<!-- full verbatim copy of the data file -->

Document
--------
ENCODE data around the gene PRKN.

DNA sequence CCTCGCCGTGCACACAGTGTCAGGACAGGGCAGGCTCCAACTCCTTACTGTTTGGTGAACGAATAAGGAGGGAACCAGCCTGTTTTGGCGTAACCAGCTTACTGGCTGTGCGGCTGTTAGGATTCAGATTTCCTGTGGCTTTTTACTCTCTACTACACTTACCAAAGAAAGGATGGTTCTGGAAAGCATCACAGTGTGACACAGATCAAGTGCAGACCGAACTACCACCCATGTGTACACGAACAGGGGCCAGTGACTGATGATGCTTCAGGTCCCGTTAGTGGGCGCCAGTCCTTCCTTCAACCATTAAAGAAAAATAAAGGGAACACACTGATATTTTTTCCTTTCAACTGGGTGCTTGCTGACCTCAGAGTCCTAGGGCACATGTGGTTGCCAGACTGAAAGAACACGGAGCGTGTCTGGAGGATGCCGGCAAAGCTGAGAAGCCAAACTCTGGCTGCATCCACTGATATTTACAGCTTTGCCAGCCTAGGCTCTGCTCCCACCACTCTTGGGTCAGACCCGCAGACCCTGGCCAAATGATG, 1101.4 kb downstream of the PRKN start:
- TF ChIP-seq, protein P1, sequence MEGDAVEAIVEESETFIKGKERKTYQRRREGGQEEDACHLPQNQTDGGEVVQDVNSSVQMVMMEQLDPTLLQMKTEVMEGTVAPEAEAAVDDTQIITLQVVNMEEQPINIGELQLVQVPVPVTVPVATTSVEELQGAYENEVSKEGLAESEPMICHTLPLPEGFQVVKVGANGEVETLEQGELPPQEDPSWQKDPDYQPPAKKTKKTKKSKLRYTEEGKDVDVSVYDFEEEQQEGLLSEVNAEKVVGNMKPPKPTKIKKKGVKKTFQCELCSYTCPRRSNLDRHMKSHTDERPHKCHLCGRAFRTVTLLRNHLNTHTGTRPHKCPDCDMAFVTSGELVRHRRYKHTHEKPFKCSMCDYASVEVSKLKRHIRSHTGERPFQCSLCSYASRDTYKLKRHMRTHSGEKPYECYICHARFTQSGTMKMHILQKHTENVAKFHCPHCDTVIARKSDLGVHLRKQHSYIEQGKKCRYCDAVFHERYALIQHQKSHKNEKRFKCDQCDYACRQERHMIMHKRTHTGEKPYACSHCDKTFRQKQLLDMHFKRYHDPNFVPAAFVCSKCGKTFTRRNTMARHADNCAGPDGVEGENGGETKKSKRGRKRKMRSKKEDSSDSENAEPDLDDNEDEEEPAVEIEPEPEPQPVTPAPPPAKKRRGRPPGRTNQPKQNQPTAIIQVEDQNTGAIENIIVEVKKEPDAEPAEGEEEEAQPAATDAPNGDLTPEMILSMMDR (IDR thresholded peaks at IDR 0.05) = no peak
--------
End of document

ENCODE data around the gene PRKN.

DNA sequence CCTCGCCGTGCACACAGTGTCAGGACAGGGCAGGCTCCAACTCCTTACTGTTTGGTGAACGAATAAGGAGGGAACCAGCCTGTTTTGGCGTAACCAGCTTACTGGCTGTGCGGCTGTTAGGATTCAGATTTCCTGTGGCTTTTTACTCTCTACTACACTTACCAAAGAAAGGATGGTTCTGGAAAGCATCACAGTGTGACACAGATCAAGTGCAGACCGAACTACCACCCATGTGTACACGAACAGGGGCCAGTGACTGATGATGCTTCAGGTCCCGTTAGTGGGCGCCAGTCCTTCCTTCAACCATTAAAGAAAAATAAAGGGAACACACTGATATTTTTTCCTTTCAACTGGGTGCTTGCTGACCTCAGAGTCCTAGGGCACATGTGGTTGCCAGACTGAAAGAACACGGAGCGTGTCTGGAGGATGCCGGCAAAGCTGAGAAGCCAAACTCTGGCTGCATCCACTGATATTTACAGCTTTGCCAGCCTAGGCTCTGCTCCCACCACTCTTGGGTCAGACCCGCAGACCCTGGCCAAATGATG, 1101.4 kb downstream of the PRKN start:
- TF ChIP-seq, protein P1, sequence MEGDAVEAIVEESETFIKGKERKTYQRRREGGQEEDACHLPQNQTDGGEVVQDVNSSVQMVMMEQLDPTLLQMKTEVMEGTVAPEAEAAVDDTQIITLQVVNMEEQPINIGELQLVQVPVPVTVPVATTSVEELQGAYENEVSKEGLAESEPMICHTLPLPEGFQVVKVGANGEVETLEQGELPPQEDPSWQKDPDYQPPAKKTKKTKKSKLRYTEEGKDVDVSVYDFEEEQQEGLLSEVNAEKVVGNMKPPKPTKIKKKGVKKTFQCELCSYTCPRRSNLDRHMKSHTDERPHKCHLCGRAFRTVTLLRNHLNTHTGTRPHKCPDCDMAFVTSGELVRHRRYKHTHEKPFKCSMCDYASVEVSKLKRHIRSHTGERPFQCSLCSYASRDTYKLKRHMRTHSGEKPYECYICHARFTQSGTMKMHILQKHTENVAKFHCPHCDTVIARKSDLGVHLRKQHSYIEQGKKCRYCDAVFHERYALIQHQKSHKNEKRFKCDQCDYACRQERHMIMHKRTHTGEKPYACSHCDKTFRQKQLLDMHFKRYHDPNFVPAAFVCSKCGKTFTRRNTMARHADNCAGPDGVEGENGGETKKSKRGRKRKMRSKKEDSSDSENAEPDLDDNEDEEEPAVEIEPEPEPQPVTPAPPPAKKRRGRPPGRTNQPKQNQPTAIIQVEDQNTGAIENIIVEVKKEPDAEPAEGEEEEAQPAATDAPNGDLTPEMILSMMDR (IDR thresholded peaks at IDR 0.05) = no peak